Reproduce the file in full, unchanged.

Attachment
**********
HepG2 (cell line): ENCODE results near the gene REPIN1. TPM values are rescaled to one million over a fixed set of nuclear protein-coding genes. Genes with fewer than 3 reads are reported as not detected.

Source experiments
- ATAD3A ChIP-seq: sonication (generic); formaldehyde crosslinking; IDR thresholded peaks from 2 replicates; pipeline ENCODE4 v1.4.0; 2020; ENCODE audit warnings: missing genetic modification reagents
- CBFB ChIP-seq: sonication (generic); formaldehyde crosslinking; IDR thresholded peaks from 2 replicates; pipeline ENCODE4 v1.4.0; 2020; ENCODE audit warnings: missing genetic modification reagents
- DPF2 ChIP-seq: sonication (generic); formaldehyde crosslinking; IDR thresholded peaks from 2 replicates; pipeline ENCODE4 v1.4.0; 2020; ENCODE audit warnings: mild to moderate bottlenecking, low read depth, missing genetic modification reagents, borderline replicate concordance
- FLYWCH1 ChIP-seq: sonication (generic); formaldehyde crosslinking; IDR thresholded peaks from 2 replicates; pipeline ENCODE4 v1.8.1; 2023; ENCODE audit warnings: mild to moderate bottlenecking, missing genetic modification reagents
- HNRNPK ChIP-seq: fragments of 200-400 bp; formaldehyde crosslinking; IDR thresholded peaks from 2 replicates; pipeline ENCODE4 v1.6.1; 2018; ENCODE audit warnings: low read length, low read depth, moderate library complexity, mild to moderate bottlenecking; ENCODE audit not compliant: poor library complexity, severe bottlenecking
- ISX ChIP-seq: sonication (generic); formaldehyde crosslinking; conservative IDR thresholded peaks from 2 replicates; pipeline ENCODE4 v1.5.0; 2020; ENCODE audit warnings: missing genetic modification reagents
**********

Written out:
HepG2 (cell line): ENCODE results near the gene REPIN1. TPM values are rescaled to one million over a fixed set of nuclear protein-coding genes. Genes with fewer than 3 reads are reported as not detected.

Source experiments
- ATAD3A ChIP-seq: sonication (generic); formaldehyde crosslinking; IDR thresholded peaks from 2 replicates; pipeline ENCODE4 v1.4.0; 2020; ENCODE audit warnings: missing genetic modification reagents
- CBFB ChIP-seq: sonication (generic); formaldehyde crosslinking; IDR thresholded peaks from 2 replicates; pipeline ENCODE4 v1.4.0; 2020; ENCODE audit warnings: missing genetic modification reagents
- DPF2 ChIP-seq: sonication (generic); formaldehyde crosslinking; IDR thresholded peaks from 2 replicates; pipeline ENCODE4 v1.4.0; 2020; ENCODE audit warnings: mild to moderate bottlenecking, low read depth, missing genetic modification reagents, borderline replicate concordance
- FLYWCH1 ChIP-seq: sonication (generic); formaldehyde crosslinking; IDR thresholded peaks from 2 replicates; pipeline ENCODE4 v1.8.1; 2023; ENCODE audit warnings: mild to moderate bottlenecking, missing genetic modification reagents
- HNRNPK ChIP-seq: fragments of 200-400 bp; formaldehyde crosslinking; IDR thresholded peaks from 2 replicates; pipeline ENCODE4 v1.6.1; 2018; ENCODE audit warnings: low read length, low read depth, moderate library complexity, mild to moderate bottlenecking; ENCODE audit not compliant: poor library complexity, severe bottlenecking
- ISX ChIP-seq: sonication (generic); formaldehyde crosslinking; conservative IDR thresholded peaks from 2 replicates; pipeline ENCODE4 v1.5.0; 2020; ENCODE audit warnings: missing genetic modification reagents